What was the point in questioning him about the damage which seven years of austerity have done to the people he represents in Dublin South West? Not while you and your production team had a lovely video of idiots hurling abuse at President Michael D. Higgins out in Finglas.

I know, I know. Deputy Murphy had no hand, act, or part in that particular protest. But you were so right to interrogate him about it, because it shows that he and his movement truly are part of this “sinister fringe” who undermine everything RTE stands for.

If these loud protesters dare to sit on the ground in front of Ministers' cars, what next? Heck, they might even start trying to let members of the "underclass" inside the RTE studios on a regular basis. And, sure, as D'Unbelievables might say, "we can't have that ... "

These vile revolutionaries have a dangerous influence on people, especially the people of “Middle Ireland” who sit on their couches every Friday night cursing your programme because they can no longer afford to go to the pub.

Thank goodness you didn’t show a video of 100,000 people marching in peace and good humour against Irish Water on the streets of Dublin last October. Sure, that would only have annoyed the Government – and we all know who pays your wages, even if they have been slashed to shreds over the past four years.

God forbid that people like Deputy Murphy would ever get into power. Heck, he would probably even try to slash your wages even further, forcing you to live on the breadline.

Heaven forbid he would ever try to get the message across that ordinary people should not be in jail for protesting while corrupt bankers and developers will never step inside an Irish prison.

So, thanks again. I didn’t learn much about the water charges protesters on Friday night, but I learned an awful lot about you and the people you represent. It’s not often the “establishment” (a word Deputy Murphy seems to love) lets the mask slip to expose such contempt for those who dare to protest.

In a strange way, you have probably done a hell of a lot to revitalise the campaign against the water charges.

Thanks Ryan,
Ciaran Tierney.

Wednesday, February 18, 2015

Protest has a vital place in a healthy democracy

When I was 16, the President of the United States visited my home town. It was a massive event for Galway and, fuelled by the passion which often drives people at that age, I attended a mass protest against the decision by University College Galway (now NUIG) to award an honorary degree to Ronald Reagan.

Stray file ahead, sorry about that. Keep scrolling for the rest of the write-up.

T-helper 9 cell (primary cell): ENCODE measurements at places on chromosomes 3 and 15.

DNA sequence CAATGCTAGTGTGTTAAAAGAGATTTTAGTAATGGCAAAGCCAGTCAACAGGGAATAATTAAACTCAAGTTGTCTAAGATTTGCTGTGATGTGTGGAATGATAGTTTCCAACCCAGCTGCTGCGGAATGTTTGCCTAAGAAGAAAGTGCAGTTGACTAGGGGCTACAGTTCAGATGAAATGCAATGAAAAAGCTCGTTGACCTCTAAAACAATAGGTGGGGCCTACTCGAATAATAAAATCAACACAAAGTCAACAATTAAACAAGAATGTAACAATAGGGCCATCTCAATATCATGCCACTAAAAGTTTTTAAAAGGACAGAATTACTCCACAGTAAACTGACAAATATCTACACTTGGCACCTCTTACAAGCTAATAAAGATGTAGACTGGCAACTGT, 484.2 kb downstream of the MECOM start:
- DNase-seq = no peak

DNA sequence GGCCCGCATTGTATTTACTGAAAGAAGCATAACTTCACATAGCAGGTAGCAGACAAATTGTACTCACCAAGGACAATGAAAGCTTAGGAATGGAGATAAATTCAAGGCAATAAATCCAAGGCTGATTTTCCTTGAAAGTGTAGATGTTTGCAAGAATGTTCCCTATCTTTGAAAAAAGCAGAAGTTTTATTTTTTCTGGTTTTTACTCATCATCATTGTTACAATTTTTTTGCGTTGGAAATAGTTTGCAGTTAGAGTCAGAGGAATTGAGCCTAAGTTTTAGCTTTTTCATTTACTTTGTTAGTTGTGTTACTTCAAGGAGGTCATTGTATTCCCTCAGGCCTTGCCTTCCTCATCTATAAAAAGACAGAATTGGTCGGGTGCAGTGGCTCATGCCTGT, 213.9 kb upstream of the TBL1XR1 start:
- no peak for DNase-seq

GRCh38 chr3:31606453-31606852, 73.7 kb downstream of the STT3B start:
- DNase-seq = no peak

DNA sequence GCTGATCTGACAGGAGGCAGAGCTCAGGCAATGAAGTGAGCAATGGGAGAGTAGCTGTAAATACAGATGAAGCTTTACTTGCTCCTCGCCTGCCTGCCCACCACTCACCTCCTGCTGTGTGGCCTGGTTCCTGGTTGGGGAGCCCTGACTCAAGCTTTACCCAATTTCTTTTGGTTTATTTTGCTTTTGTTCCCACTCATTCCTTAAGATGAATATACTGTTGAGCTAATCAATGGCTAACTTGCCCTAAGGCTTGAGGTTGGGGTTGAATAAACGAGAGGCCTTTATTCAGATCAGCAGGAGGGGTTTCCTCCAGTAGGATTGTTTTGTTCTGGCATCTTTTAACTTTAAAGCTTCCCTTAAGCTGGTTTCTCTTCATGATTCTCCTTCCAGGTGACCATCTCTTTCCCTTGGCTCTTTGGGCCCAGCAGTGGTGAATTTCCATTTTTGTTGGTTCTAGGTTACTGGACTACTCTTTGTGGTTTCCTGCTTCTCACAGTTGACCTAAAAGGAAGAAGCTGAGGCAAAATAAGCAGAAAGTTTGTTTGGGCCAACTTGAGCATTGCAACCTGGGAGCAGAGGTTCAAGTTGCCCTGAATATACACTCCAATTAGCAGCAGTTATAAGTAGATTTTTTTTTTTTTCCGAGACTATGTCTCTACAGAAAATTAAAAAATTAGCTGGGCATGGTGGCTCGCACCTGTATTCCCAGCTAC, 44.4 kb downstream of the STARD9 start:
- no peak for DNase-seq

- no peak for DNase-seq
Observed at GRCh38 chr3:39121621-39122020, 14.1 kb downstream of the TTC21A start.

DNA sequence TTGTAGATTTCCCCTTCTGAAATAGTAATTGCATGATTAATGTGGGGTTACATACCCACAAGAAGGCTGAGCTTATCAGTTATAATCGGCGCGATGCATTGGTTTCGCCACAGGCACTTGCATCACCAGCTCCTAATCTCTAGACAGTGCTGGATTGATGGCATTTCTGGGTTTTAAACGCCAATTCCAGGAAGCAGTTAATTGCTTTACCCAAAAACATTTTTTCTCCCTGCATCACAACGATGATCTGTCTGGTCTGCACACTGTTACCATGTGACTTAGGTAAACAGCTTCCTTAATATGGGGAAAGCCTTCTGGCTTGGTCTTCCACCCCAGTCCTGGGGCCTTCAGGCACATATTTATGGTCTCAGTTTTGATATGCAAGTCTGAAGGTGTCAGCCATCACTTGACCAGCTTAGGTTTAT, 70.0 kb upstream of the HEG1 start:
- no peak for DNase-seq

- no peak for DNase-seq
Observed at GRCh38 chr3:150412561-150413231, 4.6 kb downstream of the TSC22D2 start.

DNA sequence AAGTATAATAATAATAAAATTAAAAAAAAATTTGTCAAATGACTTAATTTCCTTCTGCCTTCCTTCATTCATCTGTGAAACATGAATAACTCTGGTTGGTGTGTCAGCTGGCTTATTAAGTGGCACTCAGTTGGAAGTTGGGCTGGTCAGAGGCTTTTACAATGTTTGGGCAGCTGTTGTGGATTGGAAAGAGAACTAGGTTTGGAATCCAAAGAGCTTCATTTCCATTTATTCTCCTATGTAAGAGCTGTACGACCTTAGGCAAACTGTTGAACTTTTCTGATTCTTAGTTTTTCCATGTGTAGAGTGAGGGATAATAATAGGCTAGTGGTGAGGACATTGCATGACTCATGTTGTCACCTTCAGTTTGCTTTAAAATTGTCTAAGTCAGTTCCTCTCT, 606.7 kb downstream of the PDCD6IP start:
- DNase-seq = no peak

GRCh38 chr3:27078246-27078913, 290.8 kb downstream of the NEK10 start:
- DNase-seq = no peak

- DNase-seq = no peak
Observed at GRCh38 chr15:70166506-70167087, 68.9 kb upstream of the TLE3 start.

By that stage, people knew that his Government had been involved in war crimes in the Middle East and Latin America. His funding of people like Osama Bin Laden in Afghanistan and sale of chemical weapons to Saddam Hussein in Iraq was widely known, but that did not stop the city fathers from closing down the city centre and rolling out the red carpet in his honour.

A group of protesters had built a massive paper mache statue of Ronnie ‘Raygun’, with nuclear missiles coming out of his head, and we teenagers were disgusted when they agreed to lower it as the President’s cavalcade passed by in the glare of the world media. Compromise can be hard to understand when you are a teenager.

I remember that three of us from Colaiste Iognaid took time out to attend the protest beside the Cathedral. We were enraged that this perceived war criminal was being feted by our city’s University and among those who objected was the current President of Ireland, Michael D. Higgins.

I called myself a ‘Sandinista’, a fan of The Clash and supporter of Nicaragua, even though I had never ventured further away than the west coast of France at that stage in my life.

A bit of humour goes a long way ... 
Almost three decades on, during a wonderful gap year, I finally arrived in Nicaragua to work as a volunteer for three months. In my 40s, I suddenly realised that the teenage version of me was right about so many of the wrongs and injustices in the world way back when Reagan came to town.